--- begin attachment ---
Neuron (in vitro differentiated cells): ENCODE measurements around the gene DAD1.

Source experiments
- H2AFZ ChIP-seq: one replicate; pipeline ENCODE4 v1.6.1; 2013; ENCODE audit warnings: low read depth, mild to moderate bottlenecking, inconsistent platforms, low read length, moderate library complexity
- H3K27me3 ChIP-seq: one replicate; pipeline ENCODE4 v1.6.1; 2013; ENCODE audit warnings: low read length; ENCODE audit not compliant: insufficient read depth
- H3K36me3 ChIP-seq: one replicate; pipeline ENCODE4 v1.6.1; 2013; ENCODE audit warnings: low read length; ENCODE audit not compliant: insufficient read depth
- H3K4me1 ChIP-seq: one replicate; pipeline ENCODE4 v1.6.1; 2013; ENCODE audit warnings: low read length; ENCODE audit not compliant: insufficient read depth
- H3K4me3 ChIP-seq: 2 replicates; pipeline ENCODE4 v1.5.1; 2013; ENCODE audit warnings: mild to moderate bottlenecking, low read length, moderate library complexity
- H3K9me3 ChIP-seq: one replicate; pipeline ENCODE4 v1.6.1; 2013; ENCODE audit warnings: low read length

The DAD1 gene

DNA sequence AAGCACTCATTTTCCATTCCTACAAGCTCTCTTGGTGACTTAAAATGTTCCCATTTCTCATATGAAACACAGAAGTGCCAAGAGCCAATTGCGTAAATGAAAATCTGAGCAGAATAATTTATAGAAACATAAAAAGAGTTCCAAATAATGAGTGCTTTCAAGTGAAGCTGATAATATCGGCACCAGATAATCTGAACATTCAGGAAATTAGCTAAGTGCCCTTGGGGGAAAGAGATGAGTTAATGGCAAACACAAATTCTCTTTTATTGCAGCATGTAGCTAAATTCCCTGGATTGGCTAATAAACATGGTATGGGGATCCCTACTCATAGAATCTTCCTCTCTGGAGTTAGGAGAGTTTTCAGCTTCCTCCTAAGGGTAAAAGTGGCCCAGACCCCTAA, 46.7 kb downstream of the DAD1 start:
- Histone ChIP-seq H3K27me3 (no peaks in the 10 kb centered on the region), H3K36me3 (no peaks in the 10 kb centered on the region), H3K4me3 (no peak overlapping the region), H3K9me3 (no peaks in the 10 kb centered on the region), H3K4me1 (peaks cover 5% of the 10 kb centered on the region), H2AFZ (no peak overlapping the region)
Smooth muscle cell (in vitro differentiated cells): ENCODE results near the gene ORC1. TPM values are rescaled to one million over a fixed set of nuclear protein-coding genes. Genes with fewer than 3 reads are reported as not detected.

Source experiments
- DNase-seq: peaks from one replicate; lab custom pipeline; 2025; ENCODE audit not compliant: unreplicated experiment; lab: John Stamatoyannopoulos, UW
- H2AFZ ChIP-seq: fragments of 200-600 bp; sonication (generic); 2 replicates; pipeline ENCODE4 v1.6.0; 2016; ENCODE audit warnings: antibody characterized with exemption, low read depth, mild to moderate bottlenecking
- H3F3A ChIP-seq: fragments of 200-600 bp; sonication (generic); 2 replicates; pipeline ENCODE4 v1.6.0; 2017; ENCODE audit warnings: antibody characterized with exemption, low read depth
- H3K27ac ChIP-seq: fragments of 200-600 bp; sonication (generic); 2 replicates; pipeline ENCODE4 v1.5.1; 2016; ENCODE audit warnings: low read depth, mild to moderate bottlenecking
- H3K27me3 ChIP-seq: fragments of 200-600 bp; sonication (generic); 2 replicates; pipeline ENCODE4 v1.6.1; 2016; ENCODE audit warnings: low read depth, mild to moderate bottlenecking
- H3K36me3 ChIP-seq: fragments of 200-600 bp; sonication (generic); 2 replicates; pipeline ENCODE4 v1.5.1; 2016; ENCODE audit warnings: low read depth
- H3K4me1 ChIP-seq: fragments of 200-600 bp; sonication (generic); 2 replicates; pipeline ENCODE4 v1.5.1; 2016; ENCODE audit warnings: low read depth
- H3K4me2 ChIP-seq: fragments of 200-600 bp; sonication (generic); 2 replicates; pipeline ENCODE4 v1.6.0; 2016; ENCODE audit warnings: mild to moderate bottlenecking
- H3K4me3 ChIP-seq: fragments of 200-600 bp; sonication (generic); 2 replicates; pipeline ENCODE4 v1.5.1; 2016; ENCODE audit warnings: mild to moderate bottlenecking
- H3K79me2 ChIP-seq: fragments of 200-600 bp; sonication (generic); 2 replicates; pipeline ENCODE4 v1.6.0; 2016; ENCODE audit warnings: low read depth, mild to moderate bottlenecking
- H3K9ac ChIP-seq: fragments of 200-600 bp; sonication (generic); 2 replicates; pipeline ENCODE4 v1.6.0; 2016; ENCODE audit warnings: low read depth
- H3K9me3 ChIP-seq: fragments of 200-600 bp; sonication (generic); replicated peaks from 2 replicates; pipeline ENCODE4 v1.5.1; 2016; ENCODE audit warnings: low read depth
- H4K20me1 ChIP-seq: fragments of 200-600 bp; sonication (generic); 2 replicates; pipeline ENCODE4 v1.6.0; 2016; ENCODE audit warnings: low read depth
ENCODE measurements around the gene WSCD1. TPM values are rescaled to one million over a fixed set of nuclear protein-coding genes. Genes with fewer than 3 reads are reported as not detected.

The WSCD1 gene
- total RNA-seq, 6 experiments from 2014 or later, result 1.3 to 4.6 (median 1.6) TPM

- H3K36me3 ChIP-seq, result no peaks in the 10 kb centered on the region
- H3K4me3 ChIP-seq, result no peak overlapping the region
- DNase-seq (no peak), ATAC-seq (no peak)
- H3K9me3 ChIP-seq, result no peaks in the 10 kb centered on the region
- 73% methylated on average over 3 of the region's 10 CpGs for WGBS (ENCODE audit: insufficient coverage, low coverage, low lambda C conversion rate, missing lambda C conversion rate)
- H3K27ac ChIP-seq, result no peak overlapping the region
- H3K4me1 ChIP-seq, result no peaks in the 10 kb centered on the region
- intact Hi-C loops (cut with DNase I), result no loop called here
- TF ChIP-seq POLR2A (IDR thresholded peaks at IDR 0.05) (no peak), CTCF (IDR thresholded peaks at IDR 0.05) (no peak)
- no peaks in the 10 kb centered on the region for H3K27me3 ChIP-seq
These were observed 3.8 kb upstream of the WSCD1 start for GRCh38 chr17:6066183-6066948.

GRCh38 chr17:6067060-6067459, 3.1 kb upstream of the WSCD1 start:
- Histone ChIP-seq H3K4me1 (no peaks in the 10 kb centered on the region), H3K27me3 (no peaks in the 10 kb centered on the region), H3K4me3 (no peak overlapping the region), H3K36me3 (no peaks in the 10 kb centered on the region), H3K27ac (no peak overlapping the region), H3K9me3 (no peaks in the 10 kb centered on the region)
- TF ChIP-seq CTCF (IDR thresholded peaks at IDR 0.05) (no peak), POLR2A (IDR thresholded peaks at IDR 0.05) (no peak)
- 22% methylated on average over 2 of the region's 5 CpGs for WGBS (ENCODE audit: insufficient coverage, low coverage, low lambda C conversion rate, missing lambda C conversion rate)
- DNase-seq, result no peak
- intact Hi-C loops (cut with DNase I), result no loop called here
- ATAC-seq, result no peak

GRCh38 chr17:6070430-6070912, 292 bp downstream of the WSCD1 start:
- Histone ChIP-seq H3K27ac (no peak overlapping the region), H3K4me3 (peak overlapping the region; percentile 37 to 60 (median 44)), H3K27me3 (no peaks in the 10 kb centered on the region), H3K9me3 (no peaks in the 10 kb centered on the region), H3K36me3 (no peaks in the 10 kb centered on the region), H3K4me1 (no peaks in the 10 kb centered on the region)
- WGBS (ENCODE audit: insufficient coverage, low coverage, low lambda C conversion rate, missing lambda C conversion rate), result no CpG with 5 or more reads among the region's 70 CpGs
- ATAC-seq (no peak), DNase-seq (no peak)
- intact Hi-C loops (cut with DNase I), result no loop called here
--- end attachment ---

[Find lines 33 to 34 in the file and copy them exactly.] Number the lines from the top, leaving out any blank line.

- H3K9me3 ChIP-seq, result no peaks in the 10 kb centered on the region
- 73% methylated on average over 3 of the region's 10 CpGs for WGBS (ENCODE audit: insufficient coverage, low coverage, low lambda C conversion rate, missing lambda C conversion rate)